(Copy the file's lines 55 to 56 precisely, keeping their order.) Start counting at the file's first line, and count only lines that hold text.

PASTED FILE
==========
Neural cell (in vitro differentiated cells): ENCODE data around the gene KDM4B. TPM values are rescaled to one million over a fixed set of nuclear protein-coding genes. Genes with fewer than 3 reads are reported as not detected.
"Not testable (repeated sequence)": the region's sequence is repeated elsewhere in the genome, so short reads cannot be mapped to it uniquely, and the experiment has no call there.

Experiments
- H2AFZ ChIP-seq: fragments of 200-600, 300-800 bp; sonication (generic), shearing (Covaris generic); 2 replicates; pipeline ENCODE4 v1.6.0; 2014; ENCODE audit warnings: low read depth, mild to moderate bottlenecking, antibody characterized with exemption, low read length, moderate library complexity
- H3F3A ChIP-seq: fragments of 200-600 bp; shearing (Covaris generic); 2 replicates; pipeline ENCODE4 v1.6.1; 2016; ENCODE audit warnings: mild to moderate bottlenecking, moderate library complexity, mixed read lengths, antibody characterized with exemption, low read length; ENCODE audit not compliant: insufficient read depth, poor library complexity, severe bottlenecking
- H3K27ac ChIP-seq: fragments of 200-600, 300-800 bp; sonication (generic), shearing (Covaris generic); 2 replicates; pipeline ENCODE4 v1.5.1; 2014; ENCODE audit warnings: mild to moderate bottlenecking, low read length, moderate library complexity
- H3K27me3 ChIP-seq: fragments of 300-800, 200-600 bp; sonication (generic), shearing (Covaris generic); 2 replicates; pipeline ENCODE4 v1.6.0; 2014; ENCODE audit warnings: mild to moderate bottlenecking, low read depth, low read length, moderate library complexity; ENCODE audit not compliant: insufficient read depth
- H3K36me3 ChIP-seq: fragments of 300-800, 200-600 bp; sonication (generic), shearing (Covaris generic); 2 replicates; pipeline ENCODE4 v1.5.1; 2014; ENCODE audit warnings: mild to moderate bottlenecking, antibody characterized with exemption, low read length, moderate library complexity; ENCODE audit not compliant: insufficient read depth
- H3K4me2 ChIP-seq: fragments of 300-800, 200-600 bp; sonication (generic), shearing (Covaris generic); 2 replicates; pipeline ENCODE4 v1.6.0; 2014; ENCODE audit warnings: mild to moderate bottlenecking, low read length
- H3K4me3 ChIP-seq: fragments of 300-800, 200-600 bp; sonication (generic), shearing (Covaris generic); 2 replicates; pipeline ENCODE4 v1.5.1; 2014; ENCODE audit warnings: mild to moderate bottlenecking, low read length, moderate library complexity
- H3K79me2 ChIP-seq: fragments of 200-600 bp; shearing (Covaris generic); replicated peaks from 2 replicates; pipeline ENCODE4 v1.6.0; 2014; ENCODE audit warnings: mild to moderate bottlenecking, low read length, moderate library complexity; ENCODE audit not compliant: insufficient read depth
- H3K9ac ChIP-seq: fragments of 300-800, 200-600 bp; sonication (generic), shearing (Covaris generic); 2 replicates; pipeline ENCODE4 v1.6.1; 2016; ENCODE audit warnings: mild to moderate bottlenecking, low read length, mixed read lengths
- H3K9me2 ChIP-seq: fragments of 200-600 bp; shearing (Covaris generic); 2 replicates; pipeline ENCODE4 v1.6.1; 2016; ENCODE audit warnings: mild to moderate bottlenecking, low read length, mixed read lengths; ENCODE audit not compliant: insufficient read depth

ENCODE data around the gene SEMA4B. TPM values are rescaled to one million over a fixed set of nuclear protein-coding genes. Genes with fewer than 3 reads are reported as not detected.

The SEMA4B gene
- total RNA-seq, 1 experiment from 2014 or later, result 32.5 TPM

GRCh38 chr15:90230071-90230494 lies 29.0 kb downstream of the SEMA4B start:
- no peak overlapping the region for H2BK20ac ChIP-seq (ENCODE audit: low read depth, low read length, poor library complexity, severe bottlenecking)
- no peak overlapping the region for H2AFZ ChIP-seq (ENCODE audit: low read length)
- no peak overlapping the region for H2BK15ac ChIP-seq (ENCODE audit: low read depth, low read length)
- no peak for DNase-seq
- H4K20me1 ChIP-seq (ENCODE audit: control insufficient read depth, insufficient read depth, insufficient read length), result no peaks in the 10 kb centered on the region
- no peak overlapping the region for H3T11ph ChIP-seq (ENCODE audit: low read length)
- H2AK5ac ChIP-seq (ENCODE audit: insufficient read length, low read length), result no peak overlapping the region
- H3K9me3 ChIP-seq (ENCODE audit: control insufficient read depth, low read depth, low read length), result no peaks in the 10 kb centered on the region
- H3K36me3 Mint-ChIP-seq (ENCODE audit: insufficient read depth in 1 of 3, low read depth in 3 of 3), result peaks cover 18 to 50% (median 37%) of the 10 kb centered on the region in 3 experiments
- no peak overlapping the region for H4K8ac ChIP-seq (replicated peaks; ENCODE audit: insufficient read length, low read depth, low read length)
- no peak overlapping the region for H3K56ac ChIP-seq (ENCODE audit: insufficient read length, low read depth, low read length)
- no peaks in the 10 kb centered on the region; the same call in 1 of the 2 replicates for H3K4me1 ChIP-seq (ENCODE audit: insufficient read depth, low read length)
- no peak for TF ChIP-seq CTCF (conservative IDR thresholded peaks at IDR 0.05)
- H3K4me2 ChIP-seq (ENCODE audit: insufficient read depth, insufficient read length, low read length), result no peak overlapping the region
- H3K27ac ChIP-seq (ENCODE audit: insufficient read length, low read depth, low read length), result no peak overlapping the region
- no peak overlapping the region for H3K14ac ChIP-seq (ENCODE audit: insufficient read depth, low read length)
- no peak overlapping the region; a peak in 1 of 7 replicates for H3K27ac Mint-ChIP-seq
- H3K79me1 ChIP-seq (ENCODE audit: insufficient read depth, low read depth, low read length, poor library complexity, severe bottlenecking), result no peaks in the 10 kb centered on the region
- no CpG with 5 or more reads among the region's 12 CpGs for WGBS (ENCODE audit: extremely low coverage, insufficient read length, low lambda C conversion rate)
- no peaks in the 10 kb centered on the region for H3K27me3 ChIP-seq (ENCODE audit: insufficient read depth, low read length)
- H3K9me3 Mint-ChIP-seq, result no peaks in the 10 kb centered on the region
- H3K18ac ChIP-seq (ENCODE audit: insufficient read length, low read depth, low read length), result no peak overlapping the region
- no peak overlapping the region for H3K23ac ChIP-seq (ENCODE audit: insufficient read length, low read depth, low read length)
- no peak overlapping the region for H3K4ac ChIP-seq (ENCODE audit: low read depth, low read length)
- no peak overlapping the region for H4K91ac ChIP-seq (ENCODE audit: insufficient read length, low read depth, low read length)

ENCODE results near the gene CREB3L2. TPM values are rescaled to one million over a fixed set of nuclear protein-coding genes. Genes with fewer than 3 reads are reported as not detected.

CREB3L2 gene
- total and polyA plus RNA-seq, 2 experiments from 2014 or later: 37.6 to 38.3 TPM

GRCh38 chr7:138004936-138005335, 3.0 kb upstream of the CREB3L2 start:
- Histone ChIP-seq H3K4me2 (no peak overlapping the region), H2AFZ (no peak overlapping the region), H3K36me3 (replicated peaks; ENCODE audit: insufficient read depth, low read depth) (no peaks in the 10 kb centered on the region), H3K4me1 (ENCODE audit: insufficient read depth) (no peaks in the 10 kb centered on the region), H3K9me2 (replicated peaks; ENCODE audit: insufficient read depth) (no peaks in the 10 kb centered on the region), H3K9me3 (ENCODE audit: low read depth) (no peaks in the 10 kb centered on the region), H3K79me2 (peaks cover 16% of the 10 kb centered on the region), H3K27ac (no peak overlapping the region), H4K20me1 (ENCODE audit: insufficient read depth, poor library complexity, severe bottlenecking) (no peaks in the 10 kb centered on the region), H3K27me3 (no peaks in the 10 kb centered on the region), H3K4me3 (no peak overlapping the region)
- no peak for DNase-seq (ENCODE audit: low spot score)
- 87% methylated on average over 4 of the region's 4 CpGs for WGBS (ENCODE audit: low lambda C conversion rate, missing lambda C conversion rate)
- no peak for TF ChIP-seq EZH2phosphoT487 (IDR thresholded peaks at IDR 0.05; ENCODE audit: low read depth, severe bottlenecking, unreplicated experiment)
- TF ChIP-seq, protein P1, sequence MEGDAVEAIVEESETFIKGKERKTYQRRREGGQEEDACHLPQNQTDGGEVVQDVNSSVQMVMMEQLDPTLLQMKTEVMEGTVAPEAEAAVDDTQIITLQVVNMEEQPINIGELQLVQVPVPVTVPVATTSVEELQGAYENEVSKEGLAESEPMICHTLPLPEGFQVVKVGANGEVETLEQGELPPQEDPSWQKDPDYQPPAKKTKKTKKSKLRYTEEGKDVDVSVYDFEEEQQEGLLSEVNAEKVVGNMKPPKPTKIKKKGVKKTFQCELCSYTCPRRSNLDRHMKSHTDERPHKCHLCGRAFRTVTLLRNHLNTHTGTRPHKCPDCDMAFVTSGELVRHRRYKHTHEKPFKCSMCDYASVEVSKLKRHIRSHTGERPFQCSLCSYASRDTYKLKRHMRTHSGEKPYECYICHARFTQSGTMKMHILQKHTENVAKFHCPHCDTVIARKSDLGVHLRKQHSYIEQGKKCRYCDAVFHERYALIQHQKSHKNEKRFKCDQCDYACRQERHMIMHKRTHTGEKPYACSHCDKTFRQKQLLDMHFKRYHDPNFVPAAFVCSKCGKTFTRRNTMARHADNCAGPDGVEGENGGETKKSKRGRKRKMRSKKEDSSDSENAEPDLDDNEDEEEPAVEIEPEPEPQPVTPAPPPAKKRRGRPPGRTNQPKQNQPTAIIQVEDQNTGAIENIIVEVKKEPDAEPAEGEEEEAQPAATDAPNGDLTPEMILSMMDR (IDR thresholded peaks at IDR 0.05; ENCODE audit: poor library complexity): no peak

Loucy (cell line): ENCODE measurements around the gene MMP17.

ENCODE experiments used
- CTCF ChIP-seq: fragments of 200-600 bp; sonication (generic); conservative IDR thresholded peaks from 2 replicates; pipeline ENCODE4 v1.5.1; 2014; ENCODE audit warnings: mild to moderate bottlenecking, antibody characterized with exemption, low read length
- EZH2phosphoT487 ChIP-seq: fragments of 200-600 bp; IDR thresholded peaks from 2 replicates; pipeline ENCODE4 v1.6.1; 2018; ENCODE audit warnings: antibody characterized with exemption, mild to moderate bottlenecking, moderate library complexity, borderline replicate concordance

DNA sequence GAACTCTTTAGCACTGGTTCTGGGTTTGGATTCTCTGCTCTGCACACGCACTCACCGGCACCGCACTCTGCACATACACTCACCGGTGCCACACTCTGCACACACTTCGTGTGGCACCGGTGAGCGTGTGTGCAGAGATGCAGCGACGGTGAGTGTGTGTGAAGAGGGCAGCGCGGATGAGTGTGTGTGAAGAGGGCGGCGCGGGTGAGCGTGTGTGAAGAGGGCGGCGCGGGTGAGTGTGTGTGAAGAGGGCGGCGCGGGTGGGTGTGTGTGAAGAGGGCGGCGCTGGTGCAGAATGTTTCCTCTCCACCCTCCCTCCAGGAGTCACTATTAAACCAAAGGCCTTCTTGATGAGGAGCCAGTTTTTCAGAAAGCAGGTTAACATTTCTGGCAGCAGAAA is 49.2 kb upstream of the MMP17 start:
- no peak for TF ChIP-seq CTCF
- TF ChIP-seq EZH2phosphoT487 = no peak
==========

- EZH2phosphoT487 ChIP-seq: fragments of 200-600 bp; IDR thresholded peaks from 2 replicates; pipeline ENCODE4 v1.6.1; 2018; ENCODE audit warnings: antibody characterized with exemption, mild to moderate bottlenecking, moderate library complexity, borderline replicate concordance

DNA sequence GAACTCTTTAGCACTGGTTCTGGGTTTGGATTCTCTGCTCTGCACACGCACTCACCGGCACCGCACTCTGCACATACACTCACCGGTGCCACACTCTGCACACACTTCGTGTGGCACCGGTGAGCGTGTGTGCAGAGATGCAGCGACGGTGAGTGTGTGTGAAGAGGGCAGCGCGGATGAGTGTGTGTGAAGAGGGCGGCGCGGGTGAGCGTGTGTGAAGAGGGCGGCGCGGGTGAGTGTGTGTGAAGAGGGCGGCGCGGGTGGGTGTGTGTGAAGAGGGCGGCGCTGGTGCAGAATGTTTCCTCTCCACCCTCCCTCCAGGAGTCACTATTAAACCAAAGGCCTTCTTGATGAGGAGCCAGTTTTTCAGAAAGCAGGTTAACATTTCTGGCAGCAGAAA is 49.2 kb upstream of the MMP17 start: